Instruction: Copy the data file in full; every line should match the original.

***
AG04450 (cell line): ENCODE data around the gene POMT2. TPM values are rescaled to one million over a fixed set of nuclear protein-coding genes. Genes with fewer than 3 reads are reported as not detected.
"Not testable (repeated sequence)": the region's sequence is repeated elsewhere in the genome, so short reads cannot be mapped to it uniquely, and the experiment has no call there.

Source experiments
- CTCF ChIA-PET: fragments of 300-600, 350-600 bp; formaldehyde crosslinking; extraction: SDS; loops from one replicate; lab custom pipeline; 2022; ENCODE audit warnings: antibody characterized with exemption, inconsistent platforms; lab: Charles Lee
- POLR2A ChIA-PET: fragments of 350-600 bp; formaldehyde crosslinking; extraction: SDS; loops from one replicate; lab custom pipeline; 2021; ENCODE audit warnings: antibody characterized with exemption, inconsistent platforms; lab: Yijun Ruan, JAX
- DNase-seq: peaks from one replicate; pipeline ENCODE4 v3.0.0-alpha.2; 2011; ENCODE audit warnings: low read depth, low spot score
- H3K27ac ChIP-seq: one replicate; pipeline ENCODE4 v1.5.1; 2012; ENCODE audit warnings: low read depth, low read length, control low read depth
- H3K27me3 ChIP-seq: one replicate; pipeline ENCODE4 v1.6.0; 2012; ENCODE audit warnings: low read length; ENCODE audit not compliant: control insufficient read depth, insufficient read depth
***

AG04450 (cell line): ENCODE data around the gene POMT2. TPM values are rescaled to one million over a fixed set of nuclear protein-coding genes. Genes with fewer than 3 reads are reported as not detected.
"Not testable (repeated sequence)": the region's sequence is repeated elsewhere in the genome, so short reads cannot be mapped to it uniquely, and the experiment has no call there.

Source experiments
- CTCF ChIA-PET: fragments of 300-600, 350-600 bp; formaldehyde crosslinking; extraction: SDS; loops from one replicate; lab custom pipeline; 2022; ENCODE audit warnings: antibody characterized with exemption, inconsistent platforms; lab: Charles Lee
- POLR2A ChIA-PET: fragments of 350-600 bp; formaldehyde crosslinking; extraction: SDS; loops from one replicate; lab custom pipeline; 2021; ENCODE audit warnings: antibody characterized with exemption, inconsistent platforms; lab: Yijun Ruan, JAX
- DNase-seq: peaks from one replicate; pipeline ENCODE4 v3.0.0-alpha.2; 2011; ENCODE audit warnings: low read depth, low spot score
- H3K27ac ChIP-seq: one replicate; pipeline ENCODE4 v1.5.1; 2012; ENCODE audit warnings: low read depth, low read length, control low read depth
- H3K27me3 ChIP-seq: one replicate; pipeline ENCODE4 v1.6.0; 2012; ENCODE audit warnings: low read length; ENCODE audit not compliant: control insufficient read depth, insufficient read depth